Tom Harding, whose Progressive Agri-Systems Inc. of Stockertown, Pa., is one of the few agricultural consulting services to meet the needs of this new breed of farmer, sums up regenerative, or what he prefers to call alternative, agriculture in two words: ``information intensive.'' It substitutes know-how for ``recipe or calendar farming'' -- the application of chemical fertilizers, herbicides, and pesticides at set times each year frequently on a just-in-case-they're-needed basis.

The alternative farmer, for instance, may well use a chemical pesticide, but it will be applied only when soil temperatures or the number of degree days indicates that the pest is about to emerge. Traps might also be used to indicate the most appropriate time to spray. The result is effective pest control at less cost and with less threat to the ecosystem. Agriculture, Mr. Harding points out, ``is by far the major source of water pollution in this country.''

Frequently, too, the right rotation of crops can eliminate he need to apply pesticides. Knowing the green manure legumes best suited to their climate and soil conditions has enabled many farmers to grow plants that supply all the nitrogen they need, and, because many soils are naturally rich in phosphate and potash, a few farmers have been able to eliminate fertilizer purchases altogether.

The Seiples made a tentative switch to a more sustainable form of agriculture a few years ago when they called in Progressive Agri-Systems, because they were less than happy with the prospects for farming in general and saw a need to make some changes if they were to stay in business. Out of what used to be largely a potato-growing operation, they diversified the farm to grow a much wider range of crops, including corn and wheat. The new system allows for more rotation and cover cropping. Several acres are given to pick-your-own fruits and vegetables, because demand from nearby suburbs makes this a feasible moneymaker.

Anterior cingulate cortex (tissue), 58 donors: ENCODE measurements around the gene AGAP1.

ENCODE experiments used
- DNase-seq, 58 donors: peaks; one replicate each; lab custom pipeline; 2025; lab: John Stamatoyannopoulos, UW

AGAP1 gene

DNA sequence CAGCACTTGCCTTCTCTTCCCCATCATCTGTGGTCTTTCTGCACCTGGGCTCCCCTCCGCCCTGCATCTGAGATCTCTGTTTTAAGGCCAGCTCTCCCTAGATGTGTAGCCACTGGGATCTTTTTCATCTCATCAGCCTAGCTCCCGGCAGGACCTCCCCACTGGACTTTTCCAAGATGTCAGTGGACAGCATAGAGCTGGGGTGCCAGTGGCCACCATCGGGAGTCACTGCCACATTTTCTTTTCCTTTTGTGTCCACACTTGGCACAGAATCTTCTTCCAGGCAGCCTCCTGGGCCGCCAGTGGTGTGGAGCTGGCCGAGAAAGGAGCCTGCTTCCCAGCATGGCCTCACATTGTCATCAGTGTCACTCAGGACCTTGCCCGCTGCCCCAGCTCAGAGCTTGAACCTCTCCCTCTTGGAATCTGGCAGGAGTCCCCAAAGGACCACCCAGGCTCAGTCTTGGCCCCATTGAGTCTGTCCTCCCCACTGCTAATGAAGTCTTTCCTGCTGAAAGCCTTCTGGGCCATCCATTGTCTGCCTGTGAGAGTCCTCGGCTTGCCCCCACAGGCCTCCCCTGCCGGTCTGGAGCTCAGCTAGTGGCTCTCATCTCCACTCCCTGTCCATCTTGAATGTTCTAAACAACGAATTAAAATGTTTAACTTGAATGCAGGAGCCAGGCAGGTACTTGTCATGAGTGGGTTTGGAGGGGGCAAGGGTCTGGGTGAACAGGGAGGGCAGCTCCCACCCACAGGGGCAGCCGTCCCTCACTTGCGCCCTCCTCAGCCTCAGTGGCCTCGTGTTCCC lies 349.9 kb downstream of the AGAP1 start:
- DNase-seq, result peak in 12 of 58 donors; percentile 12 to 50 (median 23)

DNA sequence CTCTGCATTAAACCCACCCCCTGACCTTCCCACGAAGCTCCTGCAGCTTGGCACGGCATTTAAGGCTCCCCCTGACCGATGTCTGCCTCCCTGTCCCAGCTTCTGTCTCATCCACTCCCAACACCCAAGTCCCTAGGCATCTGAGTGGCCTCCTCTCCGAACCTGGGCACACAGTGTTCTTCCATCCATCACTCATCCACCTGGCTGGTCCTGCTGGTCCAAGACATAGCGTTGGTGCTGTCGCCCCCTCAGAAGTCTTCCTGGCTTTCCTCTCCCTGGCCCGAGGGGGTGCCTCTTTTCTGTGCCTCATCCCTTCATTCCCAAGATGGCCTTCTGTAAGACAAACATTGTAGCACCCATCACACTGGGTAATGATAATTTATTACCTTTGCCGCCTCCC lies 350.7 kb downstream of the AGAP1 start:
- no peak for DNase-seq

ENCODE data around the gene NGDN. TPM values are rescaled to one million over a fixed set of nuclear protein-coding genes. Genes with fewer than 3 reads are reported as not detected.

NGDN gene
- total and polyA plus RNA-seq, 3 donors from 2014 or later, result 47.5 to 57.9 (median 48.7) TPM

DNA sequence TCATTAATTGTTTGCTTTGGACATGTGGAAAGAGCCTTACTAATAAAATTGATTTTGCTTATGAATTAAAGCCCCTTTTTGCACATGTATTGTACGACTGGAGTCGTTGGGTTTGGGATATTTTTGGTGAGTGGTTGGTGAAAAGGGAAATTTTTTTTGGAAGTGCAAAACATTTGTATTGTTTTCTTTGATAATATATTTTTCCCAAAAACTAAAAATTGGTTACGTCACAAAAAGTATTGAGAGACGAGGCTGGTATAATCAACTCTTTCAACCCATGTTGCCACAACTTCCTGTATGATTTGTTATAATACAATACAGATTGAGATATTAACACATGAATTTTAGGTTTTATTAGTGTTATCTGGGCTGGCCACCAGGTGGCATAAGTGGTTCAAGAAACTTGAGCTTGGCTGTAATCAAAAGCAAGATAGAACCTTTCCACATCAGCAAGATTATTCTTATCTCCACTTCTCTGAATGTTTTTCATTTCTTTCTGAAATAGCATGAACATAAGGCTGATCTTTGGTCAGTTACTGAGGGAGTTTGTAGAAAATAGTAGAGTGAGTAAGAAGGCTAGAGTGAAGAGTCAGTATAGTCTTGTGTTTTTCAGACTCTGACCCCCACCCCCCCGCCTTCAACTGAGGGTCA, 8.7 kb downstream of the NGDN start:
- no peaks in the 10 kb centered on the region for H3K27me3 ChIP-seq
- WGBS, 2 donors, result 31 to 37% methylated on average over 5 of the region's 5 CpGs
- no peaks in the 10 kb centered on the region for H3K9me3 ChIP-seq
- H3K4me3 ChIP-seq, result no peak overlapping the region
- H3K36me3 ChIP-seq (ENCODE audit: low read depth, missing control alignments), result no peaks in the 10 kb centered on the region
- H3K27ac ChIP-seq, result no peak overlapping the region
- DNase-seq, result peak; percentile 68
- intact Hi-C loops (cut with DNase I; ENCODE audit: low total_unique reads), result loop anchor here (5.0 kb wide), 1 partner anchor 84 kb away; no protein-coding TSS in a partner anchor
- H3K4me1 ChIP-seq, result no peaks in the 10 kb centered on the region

A particularly good revenue-producer is Halloween pumpkins. The point the Seiples stress is that to succeed today farmers have to sow with the consumer in mind. As Tom Harding puts it, farmers have to think in terms of marketing as well as growing their products.

Meanwhile, membership in the Regenerative Agriculture Association has jumped from some 3,000 in 1982 to more than 60,000 today. Approximately 60 percent of the members are in the grain-growing Midwestern states.

Dick and Sharon Thompson are Corn Belt farmers who made the switch to regenerative agriculture so successfully that their 300-acre farm near Boone, Iowa, has become a mecca for those wishing to make the change. They switched some 15 years ago from dependence on chemicals and continuous corn to natural fertilizers and a five-year rotation of corn, soybeans, oats, and hay.

After early problems with poor yields, their corn harvests returned to the 125 bushels an acre they had achieved with chemicals. Soybean and oats yields equal the region's average, but soil erosion rates are about half that of their neighbors.

The Thompsons maintain that their new approach to farming requires little extra effort but a lot more thought (management skills) than previously.

Jim Morgan, executive director of the Regenerative Agriculture Association, makes the point that regenerative farmers who bought overpriced land ($4,000 an acre, now valued at $2,000) will be in financial difficulties ``just like anyone else.'' But by and large ``the regenerative farmer is holding his own wherever he is.''

The reason for this might be seen in a study done a decade ago by Washington University in St. Louis. Conducted by William Lockeretz, it compared the results on 14 organic and 14 conventional farms in five Corn Belt states. It found that corn yields on organic farms were between 3 and 7 percent lower than on conventional farms but that organic farmers used 60 percent less fossil energy, principally in the form of petroleum-based chemicals. In short, if the organic or regenerative farmers held their own by markedly reduced input costs 10 years ago, by today's costs these same farmers would be considerably better off.